|Home | About | Journals | Submit | Contact Us | Français|
Transfusion-related acute lung injury (TRALI) occurs more often in critically ill patients than in a general hospital population, possibly due to the presence of underlying inflammatory conditions that may prime pulmonary neutrophils. Mechanical ventilation (MV) may be a risk factor for developing TRALI. We determined the influence of MV on the development of TRALI, combining a murine MV model causing ventilator-induced lung injury with a model of antibody-induced TRALI [1,2].
BALB/c mice (n = 84) were ventilated for 5 hours with low (7.5 ml/kg) or high (15 ml/kg) tidal volume, a positive end-expiratory pressure of 2 cmH2O and a fraction of inspired oxygen of 50%. After 3 hours of MV, TRALI was induced by infusion of MHC-I antibodies (4.5 mg/kg), controls received vehicle. Nonventilated animals receiving vehicle, isotype or MHC-I antibodies served as additional controls.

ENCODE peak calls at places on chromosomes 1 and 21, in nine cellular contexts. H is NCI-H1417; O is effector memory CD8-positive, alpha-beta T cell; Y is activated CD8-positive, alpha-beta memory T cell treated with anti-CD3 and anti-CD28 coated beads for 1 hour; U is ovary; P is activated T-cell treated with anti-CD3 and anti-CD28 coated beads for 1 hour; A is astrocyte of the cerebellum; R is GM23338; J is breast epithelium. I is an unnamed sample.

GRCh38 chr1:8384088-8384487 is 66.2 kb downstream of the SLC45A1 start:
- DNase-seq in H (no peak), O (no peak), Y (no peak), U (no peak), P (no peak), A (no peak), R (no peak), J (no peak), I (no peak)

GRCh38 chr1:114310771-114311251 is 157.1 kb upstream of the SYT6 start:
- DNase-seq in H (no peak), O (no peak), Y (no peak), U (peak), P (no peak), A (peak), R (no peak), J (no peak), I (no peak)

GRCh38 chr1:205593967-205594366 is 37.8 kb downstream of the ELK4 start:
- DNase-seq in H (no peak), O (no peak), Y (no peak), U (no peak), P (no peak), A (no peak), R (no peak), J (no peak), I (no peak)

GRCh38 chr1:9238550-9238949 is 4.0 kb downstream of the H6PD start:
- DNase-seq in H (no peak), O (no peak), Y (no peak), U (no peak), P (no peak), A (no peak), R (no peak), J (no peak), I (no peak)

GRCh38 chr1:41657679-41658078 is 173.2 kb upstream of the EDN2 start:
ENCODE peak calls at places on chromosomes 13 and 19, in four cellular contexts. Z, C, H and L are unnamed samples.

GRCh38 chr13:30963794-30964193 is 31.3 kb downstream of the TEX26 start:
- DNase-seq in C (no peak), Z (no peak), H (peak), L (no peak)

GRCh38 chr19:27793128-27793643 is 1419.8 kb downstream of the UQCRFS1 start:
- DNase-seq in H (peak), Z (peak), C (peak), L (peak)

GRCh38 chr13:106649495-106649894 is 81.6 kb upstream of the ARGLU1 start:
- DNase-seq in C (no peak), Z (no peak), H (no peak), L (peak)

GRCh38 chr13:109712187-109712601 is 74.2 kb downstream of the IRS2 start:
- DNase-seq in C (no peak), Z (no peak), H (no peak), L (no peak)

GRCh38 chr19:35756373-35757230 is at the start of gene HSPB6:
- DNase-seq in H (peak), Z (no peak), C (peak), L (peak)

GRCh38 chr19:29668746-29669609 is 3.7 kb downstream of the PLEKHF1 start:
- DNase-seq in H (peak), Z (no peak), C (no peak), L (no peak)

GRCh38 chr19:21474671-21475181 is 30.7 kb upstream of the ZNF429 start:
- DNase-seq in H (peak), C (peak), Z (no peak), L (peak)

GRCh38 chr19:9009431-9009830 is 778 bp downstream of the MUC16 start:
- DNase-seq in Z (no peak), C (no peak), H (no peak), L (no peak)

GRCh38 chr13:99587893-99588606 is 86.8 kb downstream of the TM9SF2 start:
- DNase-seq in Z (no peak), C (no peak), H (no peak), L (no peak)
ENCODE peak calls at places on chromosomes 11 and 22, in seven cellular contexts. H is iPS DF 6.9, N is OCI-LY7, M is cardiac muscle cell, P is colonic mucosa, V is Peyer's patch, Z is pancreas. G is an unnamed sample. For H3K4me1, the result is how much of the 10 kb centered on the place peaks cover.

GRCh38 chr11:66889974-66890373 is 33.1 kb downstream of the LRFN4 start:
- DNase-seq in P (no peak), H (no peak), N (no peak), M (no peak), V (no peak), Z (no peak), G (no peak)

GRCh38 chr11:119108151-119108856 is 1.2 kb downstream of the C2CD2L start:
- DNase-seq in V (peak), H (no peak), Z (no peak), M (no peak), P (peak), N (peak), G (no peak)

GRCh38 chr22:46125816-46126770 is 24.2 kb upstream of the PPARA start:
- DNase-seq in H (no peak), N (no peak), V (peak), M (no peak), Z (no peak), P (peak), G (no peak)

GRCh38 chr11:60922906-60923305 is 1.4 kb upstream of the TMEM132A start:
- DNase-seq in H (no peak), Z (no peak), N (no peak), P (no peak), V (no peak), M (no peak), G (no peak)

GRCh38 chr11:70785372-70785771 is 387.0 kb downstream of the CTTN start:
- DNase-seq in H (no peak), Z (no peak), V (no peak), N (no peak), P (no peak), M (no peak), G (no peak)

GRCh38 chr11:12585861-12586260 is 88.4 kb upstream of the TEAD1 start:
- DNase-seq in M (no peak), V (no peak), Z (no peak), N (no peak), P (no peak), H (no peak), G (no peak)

All animals receiving MHC-I antibodies developed TRALI within 2 hours. In mice in which TRALI was induced, MV with low tidal volumes aggravated pulmonary injury as evidenced by an increase in neutrophil influx, pulmonary and systemic levels of cytokines and lung histopathological changes compared with unventilated controls. The use of high tidal volume ventilation resulted in a further increase in protein leakage and pulmonary edema.
MV synergistically augmented lung injury during TRALI, which was even further enhanced by the use of injurious ventilator settings. Results suggest that MV may be a risk factor for the onset of TRALI and may aggravate the course of disease.